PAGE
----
An Albury mother is fearful of the possibility her famiy could become homeless, with skyrocketing prices and high demand for rental properties on the Border locking them out of the market.
Single mum of five Shantelle Melbourne said she had been looking for somewhere to rent since late last year, after receiving notice to vacate her current home due to a sale of the property.
Ms Melbourne said the lack of affordable properties and having five dependents under the age of 13 was making it "impossible" to find affordable housing.
"I've even suggested to my older children that they stay with my mother just to break up the amount of children I have when going into a property," she said.
Ms Melbourne said she'd contacted emergency accommodation providers, but she was a low priority on the three-year-plus wait list.
"It's just that feeling of hopelessness and no one really cares," she said.
"Everyone's like 'just keep trying', but how much can you keep trying?
"I've applied for 45 different houses - 30 of them, it doesn't even get to the inspection stage before they say it's no longer available.
"The ones I do go to inspect, there's about 30 people coming in and out, and that's just in one session.
"There's nothing in the four-bedroom range for less than $420 a week and that means I'll have to go up nearly a hundred dollars a fortnight to secure a bigger property."
She said she would take whatever she could find, even if it was more expensive, but having so many young dependents was unattractive to landlords.
"I'm not fussy," she said. "Anything really that can cater to five children and is safe. But I am trying to save, obviously, because the more money I spend on rent means the less I'll have to spend on the kids and their needs."
The disability support worker said she would happily have her children in shared bedrooms and a smaller house if she were able to lease one.
She has considered the possibility of splitting up her family and sending her two older children to live in their Nan's one-bedroom house, but the idea was scaring her children.
"I don't even know if separating the kids is going to be any benefit," she said.
"But on paper, going into a three-bedroom home with one adult and three kids would probably seem a lot more realistic than five children and one adult in a three-bedroom house."
"I don't want to, but I don't know what other options I really have."
She said her current property managers were "wonderful", but it wasn't enough.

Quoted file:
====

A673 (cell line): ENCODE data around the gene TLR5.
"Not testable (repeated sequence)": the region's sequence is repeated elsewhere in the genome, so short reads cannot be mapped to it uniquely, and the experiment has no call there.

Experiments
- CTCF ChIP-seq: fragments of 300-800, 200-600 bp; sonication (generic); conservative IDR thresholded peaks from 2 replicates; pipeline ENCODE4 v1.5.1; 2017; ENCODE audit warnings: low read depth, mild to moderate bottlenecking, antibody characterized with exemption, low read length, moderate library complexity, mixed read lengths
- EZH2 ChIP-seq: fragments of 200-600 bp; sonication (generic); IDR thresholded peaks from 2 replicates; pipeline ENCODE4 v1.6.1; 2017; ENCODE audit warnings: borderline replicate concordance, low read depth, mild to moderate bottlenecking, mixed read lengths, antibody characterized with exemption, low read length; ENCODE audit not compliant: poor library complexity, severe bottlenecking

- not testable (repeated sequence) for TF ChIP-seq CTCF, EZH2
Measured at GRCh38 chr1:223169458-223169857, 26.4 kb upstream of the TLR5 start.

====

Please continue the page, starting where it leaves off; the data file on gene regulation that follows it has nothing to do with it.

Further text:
"(They) have just been amazing in trying to help me, but they haven't got any properties on file," she said.
The housing and rental market in Albury-Wodonga has been reaching new heights over the last 12 months, a trend that is being seen in many other regional housing markets across the country.
IN OTHER NEWS
Since the COVID-19 pandemic, buyers and renters from Australia's capital cities had been flooding the regional market.
Ms Melbourne said she had heard of people coming in and offering high rent in advance.
"It's becoming a bit of a bidding war," she said. "Now we're auctioning rentals.
"We didn't have this sort of competition prior to COVID-19."
The shortage in the rental market coincides with an unprecedented property boom on the Border, that has seen residential house prices push up.
Agents who spoke to The Border Mail said they had seen the market rise before and then eventually suffer a downturn, but the expectation this time was that present prices may well be "the new normal".
Meanwhile, Ms Melbourne must continue to compete with those shopping the rental market, and it's a search she says is taking a toll on her mental health.
"I'm dealing with a lot of anxiety and a little bit of depression," she said.
Making matters worse, she was the target of a scammer on a Facebook local rentals page.
After posting on the page to see if anyone knew of a house that was available, she received a message saying there was a property in Thurgoona up for rent while the owner was "out of state having surgery".
When she got in touch, she was asked to send a deposit, and she would be sent the keys.
Though she realised quickly it was obviously a scam, she said it was yet one more disappointment.
The Albury resident of seven years said she had considered relocating to another town.
But at this point she has decided against it because her children attend school locally, and a move away would also see her lose her support network.
Until she finds a house to live in, Ms Melbourne says she is at the point where she has to consider living in her car with her five children.
"But with toddlers it's not going to be particularly easy," she said.
"They're stressful enough at the best of times."
Ms Melbourne, who is studying a diploma of counselling, said there needed to be more support for others who find themselves in the same situation, and it needed to be available before people found themselves on the verge of homelessness and emotional collapse.
"There should be a bit more of a streamline system in catering to people who are struggling," she said.
"Because I have the capacity to do private rental and I'm not in immediate danger, they've put me on a list, but I've still got nowhere to go.
"All I can do is push forward with what my property manager says - that I'm good, clean, reliable, up to date with rent, very open and communicative.
"(I'm) just hoping someone can see that as a positive and give us a chance."